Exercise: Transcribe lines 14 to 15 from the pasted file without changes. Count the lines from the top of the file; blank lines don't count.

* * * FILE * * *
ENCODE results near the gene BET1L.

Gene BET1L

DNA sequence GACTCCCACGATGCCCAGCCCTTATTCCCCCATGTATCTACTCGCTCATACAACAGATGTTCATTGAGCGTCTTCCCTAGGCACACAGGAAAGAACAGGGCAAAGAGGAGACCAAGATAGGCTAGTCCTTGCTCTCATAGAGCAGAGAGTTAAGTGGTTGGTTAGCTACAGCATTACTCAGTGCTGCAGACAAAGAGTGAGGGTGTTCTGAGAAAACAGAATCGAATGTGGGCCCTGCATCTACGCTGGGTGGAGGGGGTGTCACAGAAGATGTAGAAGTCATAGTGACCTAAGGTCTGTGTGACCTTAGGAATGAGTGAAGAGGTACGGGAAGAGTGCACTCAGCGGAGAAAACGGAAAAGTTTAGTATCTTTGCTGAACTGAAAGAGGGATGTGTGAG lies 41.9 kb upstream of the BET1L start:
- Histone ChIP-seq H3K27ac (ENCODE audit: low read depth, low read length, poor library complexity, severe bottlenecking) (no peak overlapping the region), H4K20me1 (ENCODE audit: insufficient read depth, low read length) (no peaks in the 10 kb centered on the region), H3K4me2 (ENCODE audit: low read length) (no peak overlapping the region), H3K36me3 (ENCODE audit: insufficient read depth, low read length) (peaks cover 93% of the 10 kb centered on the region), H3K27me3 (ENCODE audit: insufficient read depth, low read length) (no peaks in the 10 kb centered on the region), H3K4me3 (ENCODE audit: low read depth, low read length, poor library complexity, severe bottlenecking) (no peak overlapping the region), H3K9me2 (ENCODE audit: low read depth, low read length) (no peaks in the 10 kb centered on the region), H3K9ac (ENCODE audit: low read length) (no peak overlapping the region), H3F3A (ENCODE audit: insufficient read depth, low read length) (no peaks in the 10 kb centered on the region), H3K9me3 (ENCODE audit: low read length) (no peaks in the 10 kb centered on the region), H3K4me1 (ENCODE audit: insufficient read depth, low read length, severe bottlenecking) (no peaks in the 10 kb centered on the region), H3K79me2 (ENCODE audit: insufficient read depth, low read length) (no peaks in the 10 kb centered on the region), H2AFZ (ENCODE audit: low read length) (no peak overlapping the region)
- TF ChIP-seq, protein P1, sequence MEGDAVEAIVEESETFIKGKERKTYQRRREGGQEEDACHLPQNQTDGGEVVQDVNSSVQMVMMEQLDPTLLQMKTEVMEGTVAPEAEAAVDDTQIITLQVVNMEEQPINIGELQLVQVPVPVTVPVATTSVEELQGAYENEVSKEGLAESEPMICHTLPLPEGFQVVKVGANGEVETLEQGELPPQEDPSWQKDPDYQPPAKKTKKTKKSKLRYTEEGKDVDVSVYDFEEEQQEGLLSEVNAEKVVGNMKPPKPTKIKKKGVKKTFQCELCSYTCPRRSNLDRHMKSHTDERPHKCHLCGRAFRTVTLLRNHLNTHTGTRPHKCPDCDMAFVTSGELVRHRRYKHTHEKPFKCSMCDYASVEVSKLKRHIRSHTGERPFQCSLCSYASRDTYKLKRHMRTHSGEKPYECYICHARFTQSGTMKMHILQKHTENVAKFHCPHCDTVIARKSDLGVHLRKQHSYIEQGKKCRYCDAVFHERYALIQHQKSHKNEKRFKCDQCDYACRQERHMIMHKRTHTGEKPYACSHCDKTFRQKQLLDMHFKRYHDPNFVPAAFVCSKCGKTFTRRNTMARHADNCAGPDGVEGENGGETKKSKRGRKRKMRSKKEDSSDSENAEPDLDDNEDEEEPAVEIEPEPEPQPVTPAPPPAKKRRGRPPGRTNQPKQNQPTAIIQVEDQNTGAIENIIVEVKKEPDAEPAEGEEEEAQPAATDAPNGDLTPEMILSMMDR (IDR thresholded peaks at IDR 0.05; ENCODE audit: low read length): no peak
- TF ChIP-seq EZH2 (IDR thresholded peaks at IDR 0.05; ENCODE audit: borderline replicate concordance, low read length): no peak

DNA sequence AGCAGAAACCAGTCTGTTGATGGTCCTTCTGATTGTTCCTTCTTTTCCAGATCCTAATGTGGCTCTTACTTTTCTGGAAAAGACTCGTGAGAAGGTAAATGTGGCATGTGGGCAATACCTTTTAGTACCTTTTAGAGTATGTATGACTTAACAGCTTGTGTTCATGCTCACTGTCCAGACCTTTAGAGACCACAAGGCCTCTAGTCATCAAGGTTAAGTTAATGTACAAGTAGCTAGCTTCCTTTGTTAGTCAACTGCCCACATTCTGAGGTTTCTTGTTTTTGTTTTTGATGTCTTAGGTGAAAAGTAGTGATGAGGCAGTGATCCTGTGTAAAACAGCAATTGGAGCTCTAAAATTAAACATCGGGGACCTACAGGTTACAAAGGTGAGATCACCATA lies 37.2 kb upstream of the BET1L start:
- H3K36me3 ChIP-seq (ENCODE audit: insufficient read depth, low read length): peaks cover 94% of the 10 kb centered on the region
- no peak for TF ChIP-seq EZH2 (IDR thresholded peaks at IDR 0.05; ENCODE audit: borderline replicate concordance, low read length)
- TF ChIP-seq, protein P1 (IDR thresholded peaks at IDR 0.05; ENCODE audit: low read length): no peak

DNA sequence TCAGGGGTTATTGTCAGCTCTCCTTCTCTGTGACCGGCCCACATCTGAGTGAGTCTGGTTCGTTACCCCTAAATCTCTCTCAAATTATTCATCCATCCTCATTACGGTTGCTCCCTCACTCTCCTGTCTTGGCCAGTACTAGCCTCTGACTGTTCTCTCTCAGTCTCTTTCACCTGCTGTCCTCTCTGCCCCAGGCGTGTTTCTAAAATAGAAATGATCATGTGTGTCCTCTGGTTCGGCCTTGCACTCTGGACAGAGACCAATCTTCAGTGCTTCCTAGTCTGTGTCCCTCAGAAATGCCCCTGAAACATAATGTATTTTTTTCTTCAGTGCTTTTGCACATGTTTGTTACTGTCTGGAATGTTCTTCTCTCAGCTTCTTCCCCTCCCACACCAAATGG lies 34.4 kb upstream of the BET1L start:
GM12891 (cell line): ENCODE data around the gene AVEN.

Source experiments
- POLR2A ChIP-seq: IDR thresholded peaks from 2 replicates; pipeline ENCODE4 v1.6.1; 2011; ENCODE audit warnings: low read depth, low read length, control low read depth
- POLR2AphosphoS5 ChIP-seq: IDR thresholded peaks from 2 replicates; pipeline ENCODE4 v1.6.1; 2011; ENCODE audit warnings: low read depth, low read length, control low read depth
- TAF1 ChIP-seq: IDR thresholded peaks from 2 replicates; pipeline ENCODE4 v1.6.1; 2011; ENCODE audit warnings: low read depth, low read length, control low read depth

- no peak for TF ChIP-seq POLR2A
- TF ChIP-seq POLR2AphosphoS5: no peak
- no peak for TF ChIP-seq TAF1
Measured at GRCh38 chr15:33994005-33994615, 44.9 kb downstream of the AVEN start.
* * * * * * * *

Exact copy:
- POLR2A ChIP-seq: IDR thresholded peaks from 2 replicates; pipeline ENCODE4 v1.6.1; 2011; ENCODE audit warnings: low read depth, low read length, control low read depth
- POLR2AphosphoS5 ChIP-seq: IDR thresholded peaks from 2 replicates; pipeline ENCODE4 v1.6.1; 2011; ENCODE audit warnings: low read depth, low read length, control low read depth